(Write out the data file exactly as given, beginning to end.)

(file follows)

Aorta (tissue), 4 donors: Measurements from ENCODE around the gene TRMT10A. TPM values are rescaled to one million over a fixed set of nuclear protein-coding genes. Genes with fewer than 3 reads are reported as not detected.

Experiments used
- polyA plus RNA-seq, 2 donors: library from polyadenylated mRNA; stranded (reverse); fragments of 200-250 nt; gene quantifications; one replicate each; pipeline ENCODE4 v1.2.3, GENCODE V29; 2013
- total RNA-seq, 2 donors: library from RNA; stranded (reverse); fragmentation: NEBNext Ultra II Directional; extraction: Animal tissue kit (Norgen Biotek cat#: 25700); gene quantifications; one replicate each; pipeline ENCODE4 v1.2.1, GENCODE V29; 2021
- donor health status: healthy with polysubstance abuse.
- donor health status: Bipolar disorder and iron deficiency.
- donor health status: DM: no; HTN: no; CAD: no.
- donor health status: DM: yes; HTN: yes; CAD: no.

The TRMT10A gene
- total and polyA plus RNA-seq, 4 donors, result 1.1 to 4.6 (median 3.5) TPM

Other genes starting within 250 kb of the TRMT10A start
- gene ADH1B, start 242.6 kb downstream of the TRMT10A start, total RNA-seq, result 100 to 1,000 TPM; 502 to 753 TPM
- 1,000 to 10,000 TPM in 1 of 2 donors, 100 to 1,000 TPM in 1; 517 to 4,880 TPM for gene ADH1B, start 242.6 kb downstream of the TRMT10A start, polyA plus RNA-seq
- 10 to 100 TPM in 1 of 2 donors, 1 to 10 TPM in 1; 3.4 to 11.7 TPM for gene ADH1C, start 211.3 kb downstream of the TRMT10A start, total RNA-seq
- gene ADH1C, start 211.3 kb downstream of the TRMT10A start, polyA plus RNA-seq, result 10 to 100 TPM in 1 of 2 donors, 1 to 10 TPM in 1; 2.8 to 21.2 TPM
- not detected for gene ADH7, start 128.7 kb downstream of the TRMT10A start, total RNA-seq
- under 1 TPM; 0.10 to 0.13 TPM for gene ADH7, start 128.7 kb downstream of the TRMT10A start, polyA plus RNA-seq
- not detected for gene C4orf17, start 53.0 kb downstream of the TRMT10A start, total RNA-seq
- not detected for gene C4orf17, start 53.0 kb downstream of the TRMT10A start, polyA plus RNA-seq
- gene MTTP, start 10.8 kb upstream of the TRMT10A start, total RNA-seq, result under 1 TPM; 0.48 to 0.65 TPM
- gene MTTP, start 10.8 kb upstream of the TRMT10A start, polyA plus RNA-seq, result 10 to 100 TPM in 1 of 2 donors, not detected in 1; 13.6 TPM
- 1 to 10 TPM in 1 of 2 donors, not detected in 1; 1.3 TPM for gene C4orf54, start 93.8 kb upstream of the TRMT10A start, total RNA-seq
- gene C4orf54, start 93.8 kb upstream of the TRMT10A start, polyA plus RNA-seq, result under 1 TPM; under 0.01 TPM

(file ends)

Aorta (tissue), 4 donors: Measurements from ENCODE around the gene TRMT10A. TPM values are rescaled to one million over a fixed set of nuclear protein-coding genes. Genes with fewer than 3 reads are reported as not detected.

Experiments used
- polyA plus RNA-seq, 2 donors: library from polyadenylated mRNA; stranded (reverse); fragments of 200-250 nt; gene quantifications; one replicate each; pipeline ENCODE4 v1.2.3, GENCODE V29; 2013
- total RNA-seq, 2 donors: library from RNA; stranded (reverse); fragmentation: NEBNext Ultra II Directional; extraction: Animal tissue kit (Norgen Biotek cat#: 25700); gene quantifications; one replicate each; pipeline ENCODE4 v1.2.1, GENCODE V29; 2021
- donor health status: healthy with polysubstance abuse.
- donor health status: Bipolar disorder and iron deficiency.
- donor health status: DM: no; HTN: no; CAD: no.
- donor health status: DM: yes; HTN: yes; CAD: no.

The TRMT10A gene
- total and polyA plus RNA-seq, 4 donors, result 1.1 to 4.6 (median 3.5) TPM

Other genes starting within 250 kb of the TRMT10A start
- gene ADH1B, start 242.6 kb downstream of the TRMT10A start, total RNA-seq, result 100 to 1,000 TPM; 502 to 753 TPM
- 1,000 to 10,000 TPM in 1 of 2 donors, 100 to 1,000 TPM in 1; 517 to 4,880 TPM for gene ADH1B, start 242.6 kb downstream of the TRMT10A start, polyA plus RNA-seq
- 10 to 100 TPM in 1 of 2 donors, 1 to 10 TPM in 1; 3.4 to 11.7 TPM for gene ADH1C, start 211.3 kb downstream of the TRMT10A start, total RNA-seq
- gene ADH1C, start 211.3 kb downstream of the TRMT10A start, polyA plus RNA-seq, result 10 to 100 TPM in 1 of 2 donors, 1 to 10 TPM in 1; 2.8 to 21.2 TPM
- not detected for gene ADH7, start 128.7 kb downstream of the TRMT10A start, total RNA-seq
- under 1 TPM; 0.10 to 0.13 TPM for gene ADH7, start 128.7 kb downstream of the TRMT10A start, polyA plus RNA-seq
- not detected for gene C4orf17, start 53.0 kb downstream of the TRMT10A start, total RNA-seq
- not detected for gene C4orf17, start 53.0 kb downstream of the TRMT10A start, polyA plus RNA-seq
- gene MTTP, start 10.8 kb upstream of the TRMT10A start, total RNA-seq, result under 1 TPM; 0.48 to 0.65 TPM
- gene MTTP, start 10.8 kb upstream of the TRMT10A start, polyA plus RNA-seq, result 10 to 100 TPM in 1 of 2 donors, not detected in 1; 13.6 TPM
- 1 to 10 TPM in 1 of 2 donors, not detected in 1; 1.3 TPM for gene C4orf54, start 93.8 kb upstream of the TRMT10A start, total RNA-seq
- gene C4orf54, start 93.8 kb upstream of the TRMT10A start, polyA plus RNA-seq, result under 1 TPM; under 0.01 TPM